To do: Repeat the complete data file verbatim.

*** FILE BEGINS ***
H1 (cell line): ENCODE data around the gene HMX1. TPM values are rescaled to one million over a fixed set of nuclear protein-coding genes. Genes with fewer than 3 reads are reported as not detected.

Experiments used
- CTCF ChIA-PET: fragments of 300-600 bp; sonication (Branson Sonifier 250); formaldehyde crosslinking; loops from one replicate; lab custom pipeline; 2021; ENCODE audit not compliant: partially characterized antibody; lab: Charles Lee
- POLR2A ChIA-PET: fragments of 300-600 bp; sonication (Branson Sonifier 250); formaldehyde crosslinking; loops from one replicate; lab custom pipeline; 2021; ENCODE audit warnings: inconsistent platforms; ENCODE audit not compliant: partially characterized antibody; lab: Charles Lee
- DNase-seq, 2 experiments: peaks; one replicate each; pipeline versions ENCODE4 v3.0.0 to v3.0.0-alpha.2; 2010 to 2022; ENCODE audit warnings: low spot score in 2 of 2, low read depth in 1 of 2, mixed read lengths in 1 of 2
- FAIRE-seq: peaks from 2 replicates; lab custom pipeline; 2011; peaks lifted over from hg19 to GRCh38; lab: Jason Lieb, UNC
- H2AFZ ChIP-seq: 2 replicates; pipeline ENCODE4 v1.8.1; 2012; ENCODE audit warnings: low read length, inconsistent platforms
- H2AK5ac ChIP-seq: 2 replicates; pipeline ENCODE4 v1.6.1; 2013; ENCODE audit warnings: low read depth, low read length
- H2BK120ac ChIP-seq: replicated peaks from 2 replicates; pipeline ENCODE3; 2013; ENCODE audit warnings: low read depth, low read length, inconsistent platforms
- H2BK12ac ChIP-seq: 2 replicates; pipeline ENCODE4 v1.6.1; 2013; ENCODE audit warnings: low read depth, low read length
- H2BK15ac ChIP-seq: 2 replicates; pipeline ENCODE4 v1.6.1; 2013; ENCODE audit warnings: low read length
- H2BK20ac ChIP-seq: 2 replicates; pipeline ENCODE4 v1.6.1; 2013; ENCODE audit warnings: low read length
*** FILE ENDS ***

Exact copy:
H1 (cell line): ENCODE data around the gene HMX1. TPM values are rescaled to one million over a fixed set of nuclear protein-coding genes. Genes with fewer than 3 reads are reported as not detected.

Experiments used
- CTCF ChIA-PET: fragments of 300-600 bp; sonication (Branson Sonifier 250); formaldehyde crosslinking; loops from one replicate; lab custom pipeline; 2021; ENCODE audit not compliant: partially characterized antibody; lab: Charles Lee
- POLR2A ChIA-PET: fragments of 300-600 bp; sonication (Branson Sonifier 250); formaldehyde crosslinking; loops from one replicate; lab custom pipeline; 2021; ENCODE audit warnings: inconsistent platforms; ENCODE audit not compliant: partially characterized antibody; lab: Charles Lee
- DNase-seq, 2 experiments: peaks; one replicate each; pipeline versions ENCODE4 v3.0.0 to v3.0.0-alpha.2; 2010 to 2022; ENCODE audit warnings: low spot score in 2 of 2, low read depth in 1 of 2, mixed read lengths in 1 of 2
- FAIRE-seq: peaks from 2 replicates; lab custom pipeline; 2011; peaks lifted over from hg19 to GRCh38; lab: Jason Lieb, UNC
- H2AFZ ChIP-seq: 2 replicates; pipeline ENCODE4 v1.8.1; 2012; ENCODE audit warnings: low read length, inconsistent platforms
- H2AK5ac ChIP-seq: 2 replicates; pipeline ENCODE4 v1.6.1; 2013; ENCODE audit warnings: low read depth, low read length
- H2BK120ac ChIP-seq: replicated peaks from 2 replicates; pipeline ENCODE3; 2013; ENCODE audit warnings: low read depth, low read length, inconsistent platforms
- H2BK12ac ChIP-seq: 2 replicates; pipeline ENCODE4 v1.6.1; 2013; ENCODE audit warnings: low read depth, low read length
- H2BK15ac ChIP-seq: 2 replicates; pipeline ENCODE4 v1.6.1; 2013; ENCODE audit warnings: low read length
- H2BK20ac ChIP-seq: 2 replicates; pipeline ENCODE4 v1.6.1; 2013; ENCODE audit warnings: low read length